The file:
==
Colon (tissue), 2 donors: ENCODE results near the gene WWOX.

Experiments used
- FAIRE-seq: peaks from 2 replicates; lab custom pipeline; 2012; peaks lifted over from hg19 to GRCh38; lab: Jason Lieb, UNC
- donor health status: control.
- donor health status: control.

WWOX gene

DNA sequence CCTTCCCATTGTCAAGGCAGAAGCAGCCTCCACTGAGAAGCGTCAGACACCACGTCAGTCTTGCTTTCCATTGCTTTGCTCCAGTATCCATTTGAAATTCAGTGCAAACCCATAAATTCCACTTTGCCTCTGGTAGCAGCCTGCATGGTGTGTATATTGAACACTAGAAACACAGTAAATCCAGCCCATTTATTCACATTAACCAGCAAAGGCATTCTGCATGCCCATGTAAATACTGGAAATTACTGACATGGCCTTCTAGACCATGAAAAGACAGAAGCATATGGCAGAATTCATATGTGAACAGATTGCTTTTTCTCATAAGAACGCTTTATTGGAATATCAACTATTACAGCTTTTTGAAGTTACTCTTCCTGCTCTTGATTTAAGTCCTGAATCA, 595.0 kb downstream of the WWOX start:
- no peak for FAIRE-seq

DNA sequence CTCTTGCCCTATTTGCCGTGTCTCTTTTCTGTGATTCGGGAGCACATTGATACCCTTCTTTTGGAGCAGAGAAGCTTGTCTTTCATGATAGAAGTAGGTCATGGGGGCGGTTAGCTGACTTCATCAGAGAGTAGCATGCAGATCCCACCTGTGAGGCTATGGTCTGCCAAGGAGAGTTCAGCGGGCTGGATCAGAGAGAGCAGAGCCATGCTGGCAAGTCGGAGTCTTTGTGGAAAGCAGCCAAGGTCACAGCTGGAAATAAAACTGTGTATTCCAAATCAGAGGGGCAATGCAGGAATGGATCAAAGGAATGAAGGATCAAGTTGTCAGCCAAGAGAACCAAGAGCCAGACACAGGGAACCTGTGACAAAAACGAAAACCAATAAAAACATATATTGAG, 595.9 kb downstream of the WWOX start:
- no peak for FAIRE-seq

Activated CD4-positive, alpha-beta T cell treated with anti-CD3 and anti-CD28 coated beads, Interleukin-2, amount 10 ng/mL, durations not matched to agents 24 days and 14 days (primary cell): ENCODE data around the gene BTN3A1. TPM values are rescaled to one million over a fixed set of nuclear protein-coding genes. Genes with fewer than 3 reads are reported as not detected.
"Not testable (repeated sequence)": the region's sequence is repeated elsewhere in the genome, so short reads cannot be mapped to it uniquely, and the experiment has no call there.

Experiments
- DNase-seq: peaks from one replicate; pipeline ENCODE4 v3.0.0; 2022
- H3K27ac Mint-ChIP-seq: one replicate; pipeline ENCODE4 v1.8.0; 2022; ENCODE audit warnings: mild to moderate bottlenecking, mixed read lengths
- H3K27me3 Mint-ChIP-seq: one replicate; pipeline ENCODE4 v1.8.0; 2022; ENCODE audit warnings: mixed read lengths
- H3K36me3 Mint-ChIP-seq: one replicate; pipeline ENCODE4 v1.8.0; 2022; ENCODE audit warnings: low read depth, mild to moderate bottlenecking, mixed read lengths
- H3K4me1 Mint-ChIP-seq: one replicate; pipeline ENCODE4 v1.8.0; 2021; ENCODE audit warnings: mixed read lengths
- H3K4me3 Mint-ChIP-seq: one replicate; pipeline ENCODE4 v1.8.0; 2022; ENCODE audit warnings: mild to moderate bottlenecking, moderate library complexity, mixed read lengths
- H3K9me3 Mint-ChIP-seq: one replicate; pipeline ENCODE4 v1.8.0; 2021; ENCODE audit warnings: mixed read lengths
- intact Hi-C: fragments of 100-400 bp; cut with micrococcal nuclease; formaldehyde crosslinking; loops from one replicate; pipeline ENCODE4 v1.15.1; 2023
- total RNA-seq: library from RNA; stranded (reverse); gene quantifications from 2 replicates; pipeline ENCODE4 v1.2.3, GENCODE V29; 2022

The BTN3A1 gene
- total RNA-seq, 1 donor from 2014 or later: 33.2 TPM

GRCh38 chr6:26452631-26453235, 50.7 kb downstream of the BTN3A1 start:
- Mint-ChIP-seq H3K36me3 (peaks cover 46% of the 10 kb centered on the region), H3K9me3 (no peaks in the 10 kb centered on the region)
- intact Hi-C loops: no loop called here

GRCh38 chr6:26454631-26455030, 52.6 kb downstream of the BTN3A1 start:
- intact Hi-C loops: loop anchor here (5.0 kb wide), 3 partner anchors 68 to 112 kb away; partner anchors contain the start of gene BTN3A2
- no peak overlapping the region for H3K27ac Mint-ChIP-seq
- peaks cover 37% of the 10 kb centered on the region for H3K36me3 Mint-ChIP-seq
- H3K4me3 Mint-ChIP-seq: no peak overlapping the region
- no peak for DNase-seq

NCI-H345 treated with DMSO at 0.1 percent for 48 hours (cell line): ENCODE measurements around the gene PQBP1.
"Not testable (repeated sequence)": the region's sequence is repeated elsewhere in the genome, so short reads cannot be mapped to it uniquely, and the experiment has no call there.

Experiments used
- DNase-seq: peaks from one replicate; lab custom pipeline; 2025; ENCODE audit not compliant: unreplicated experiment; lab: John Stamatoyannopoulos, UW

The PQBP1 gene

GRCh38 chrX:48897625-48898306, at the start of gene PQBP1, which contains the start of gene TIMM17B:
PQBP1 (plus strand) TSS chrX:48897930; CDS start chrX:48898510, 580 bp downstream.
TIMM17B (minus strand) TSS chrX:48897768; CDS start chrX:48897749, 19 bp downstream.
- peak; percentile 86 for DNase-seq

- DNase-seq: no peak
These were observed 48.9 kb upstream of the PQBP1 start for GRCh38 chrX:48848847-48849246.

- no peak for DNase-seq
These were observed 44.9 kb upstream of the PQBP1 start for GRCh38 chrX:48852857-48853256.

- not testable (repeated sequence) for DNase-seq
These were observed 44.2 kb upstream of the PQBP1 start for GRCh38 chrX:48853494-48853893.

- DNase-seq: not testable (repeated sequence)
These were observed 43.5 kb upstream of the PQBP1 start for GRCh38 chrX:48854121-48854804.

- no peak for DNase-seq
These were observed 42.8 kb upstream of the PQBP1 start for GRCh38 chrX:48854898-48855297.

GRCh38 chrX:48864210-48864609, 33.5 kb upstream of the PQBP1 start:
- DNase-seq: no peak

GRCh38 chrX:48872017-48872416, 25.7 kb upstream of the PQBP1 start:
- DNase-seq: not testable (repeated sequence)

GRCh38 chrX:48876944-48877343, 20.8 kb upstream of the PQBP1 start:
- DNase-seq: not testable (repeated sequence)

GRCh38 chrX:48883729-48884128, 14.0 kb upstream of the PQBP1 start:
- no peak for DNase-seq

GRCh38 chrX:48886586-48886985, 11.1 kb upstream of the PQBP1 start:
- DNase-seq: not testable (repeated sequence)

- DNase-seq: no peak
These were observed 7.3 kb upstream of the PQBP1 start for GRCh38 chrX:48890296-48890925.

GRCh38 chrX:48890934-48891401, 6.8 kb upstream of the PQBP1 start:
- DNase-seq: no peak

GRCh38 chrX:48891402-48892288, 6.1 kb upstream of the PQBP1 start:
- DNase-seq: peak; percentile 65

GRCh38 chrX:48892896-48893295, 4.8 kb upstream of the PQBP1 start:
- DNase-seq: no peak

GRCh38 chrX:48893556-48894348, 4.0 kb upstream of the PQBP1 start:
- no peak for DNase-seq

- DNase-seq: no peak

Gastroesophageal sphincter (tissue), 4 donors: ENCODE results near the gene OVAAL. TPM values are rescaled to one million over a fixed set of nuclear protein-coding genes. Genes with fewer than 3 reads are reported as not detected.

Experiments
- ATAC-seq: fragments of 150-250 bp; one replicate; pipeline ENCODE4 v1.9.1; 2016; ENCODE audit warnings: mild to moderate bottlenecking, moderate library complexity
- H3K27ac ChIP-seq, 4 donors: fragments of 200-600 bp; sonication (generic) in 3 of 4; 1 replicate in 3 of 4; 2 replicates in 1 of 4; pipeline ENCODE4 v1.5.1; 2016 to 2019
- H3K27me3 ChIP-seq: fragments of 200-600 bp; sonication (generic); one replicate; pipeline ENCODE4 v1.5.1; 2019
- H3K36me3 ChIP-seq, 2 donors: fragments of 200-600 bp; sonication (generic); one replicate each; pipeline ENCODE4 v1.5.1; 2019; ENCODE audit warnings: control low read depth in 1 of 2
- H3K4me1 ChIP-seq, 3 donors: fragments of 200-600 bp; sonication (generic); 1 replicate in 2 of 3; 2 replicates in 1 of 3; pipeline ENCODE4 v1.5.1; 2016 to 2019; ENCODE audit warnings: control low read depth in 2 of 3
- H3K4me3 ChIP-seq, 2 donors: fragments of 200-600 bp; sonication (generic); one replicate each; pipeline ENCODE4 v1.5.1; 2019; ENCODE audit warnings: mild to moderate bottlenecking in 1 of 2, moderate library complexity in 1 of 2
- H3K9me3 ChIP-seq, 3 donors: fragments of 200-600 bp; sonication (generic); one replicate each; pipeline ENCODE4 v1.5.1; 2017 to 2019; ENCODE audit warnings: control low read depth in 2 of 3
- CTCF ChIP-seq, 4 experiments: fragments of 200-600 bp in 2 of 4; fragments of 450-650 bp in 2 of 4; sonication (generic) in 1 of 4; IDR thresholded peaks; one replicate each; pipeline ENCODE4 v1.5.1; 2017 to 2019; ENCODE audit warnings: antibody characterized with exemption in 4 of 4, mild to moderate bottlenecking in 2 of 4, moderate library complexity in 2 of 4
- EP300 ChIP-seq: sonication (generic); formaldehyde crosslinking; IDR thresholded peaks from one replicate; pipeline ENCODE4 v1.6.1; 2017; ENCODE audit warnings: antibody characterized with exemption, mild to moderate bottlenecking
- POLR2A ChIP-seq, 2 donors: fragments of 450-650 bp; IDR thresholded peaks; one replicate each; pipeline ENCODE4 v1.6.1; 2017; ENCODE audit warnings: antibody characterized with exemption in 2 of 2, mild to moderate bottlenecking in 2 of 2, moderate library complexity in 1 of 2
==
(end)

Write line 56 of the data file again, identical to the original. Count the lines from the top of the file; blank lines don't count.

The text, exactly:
- DNase-seq: not testable (repeated sequence)